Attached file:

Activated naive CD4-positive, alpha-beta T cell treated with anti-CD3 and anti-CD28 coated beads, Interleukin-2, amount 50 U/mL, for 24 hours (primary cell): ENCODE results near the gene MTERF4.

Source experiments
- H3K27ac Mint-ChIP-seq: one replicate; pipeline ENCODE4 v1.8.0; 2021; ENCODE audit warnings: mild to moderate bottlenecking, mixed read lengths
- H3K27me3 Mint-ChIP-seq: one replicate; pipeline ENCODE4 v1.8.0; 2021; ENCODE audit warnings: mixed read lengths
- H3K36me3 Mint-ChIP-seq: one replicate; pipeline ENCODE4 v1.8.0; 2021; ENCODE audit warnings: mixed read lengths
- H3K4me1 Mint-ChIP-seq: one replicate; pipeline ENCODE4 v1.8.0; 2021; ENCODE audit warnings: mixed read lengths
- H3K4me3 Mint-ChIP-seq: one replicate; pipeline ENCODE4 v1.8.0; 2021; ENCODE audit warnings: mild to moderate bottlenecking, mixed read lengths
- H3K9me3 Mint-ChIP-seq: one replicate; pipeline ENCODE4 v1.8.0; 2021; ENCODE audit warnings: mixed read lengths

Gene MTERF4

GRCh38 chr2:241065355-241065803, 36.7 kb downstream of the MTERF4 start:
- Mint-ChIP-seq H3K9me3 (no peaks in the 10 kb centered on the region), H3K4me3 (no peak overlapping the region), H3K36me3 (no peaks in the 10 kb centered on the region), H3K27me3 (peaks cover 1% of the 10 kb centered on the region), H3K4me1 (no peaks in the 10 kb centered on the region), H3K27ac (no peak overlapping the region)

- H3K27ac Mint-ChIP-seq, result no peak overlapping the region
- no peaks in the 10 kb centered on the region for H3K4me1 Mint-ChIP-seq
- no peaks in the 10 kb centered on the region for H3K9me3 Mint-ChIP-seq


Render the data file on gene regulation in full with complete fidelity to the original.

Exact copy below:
Activated naive CD4-positive, alpha-beta T cell treated with anti-CD3 and anti-CD28 coated beads, Interleukin-2, amount 50 U/mL, for 24 hours (primary cell): ENCODE results near the gene MTERF4.

Source experiments
- H3K27ac Mint-ChIP-seq: one replicate; pipeline ENCODE4 v1.8.0; 2021; ENCODE audit warnings: mild to moderate bottlenecking, mixed read lengths
- H3K27me3 Mint-ChIP-seq: one replicate; pipeline ENCODE4 v1.8.0; 2021; ENCODE audit warnings: mixed read lengths
- H3K36me3 Mint-ChIP-seq: one replicate; pipeline ENCODE4 v1.8.0; 2021; ENCODE audit warnings: mixed read lengths
- H3K4me1 Mint-ChIP-seq: one replicate; pipeline ENCODE4 v1.8.0; 2021; ENCODE audit warnings: mixed read lengths
- H3K4me3 Mint-ChIP-seq: one replicate; pipeline ENCODE4 v1.8.0; 2021; ENCODE audit warnings: mild to moderate bottlenecking, mixed read lengths
- H3K9me3 Mint-ChIP-seq: one replicate; pipeline ENCODE4 v1.8.0; 2021; ENCODE audit warnings: mixed read lengths

Gene MTERF4

GRCh38 chr2:241065355-241065803, 36.7 kb downstream of the MTERF4 start:
- Mint-ChIP-seq H3K9me3 (no peaks in the 10 kb centered on the region), H3K4me3 (no peak overlapping the region), H3K36me3 (no peaks in the 10 kb centered on the region), H3K27me3 (peaks cover 1% of the 10 kb centered on the region), H3K4me1 (no peaks in the 10 kb centered on the region), H3K27ac (no peak overlapping the region)

- H3K27ac Mint-ChIP-seq, result no peak overlapping the region
- no peaks in the 10 kb centered on the region for H3K4me1 Mint-ChIP-seq
- no peaks in the 10 kb centered on the region for H3K9me3 Mint-ChIP-seq